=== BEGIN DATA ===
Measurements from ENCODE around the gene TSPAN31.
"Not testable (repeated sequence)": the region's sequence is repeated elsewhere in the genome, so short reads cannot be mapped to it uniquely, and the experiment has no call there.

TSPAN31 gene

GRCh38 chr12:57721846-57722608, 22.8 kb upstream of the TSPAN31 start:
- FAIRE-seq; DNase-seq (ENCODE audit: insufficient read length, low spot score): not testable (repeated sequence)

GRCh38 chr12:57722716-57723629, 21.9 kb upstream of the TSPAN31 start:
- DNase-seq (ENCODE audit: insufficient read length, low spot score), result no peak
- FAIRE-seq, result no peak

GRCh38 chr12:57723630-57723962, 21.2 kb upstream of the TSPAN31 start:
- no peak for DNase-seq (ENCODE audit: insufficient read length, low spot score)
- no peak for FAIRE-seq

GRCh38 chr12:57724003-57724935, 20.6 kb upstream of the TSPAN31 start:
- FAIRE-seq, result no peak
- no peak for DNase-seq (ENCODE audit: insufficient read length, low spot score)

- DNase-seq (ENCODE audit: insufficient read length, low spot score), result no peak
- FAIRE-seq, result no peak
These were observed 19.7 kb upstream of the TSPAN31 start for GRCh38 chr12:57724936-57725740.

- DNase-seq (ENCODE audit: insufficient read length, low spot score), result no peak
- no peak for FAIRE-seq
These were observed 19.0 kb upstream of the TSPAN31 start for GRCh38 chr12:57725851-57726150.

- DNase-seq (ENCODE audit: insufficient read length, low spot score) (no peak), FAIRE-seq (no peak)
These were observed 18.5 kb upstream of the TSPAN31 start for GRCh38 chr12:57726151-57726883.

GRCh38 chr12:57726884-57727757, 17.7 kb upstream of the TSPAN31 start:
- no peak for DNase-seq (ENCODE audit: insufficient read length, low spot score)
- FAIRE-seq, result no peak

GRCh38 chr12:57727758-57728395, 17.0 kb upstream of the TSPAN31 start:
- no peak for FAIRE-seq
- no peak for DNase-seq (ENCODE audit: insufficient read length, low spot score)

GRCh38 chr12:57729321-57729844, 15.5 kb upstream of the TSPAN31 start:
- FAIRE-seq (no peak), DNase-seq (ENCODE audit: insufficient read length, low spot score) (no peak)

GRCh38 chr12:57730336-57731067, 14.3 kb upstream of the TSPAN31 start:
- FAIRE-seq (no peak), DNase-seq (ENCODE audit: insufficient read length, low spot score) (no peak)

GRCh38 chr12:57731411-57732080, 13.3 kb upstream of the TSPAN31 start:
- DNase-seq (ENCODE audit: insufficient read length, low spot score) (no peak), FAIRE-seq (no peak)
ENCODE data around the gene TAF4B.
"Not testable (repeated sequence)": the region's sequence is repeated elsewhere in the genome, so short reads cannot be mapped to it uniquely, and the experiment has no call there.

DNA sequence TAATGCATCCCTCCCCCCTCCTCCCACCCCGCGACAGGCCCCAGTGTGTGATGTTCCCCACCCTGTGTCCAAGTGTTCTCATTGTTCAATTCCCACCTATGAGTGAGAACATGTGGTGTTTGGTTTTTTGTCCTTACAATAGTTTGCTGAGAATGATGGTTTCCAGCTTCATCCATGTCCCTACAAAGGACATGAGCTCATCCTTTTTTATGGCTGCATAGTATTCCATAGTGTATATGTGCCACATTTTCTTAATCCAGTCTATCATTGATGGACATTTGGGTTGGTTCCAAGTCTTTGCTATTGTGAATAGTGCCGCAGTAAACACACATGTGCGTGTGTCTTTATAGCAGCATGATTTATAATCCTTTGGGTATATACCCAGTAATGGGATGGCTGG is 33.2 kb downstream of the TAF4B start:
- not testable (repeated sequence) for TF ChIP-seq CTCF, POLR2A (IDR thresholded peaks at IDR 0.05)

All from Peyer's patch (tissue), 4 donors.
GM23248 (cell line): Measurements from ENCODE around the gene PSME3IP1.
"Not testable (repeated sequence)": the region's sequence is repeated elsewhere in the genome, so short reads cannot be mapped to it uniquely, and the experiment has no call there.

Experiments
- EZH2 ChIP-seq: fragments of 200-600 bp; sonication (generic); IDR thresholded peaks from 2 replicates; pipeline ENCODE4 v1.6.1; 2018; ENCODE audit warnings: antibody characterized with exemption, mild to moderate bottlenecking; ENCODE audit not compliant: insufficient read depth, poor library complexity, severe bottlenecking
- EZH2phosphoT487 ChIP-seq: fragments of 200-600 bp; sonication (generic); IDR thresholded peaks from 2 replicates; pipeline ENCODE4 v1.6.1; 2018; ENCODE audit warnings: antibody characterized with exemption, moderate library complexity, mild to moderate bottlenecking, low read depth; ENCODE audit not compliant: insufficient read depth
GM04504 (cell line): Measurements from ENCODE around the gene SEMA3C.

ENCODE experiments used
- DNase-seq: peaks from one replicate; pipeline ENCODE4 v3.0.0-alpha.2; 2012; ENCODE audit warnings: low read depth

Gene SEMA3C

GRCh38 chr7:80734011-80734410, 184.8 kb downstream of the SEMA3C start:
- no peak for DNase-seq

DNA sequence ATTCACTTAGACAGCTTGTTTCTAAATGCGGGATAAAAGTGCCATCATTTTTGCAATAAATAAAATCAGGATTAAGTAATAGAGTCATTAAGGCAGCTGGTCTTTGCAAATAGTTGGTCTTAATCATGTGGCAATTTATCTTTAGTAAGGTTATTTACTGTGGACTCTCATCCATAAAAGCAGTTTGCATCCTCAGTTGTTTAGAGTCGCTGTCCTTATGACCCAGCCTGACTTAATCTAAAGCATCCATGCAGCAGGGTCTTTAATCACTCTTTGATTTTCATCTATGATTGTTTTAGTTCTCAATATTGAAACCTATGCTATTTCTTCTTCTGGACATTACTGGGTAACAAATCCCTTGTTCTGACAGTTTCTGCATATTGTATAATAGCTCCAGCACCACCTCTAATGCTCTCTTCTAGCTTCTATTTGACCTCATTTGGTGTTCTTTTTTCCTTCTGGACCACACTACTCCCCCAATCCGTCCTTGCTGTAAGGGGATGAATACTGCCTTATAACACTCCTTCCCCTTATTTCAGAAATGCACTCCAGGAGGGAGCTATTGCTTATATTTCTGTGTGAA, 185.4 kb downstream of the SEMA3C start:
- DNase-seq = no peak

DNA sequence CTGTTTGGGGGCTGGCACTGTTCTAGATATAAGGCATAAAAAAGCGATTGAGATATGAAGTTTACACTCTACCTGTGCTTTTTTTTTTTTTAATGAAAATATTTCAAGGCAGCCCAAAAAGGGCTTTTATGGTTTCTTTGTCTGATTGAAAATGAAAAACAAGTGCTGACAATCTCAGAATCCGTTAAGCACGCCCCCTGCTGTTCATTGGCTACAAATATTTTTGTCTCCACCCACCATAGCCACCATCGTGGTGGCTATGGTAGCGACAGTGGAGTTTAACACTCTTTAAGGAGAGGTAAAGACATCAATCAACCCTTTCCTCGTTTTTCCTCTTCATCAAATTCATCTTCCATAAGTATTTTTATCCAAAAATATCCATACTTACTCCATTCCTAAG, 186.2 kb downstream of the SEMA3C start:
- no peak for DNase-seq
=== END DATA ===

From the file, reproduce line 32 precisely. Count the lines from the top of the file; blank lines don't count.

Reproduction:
- FAIRE-seq (no peak), DNase-seq (ENCODE audit: insufficient read length, low spot score) (no peak)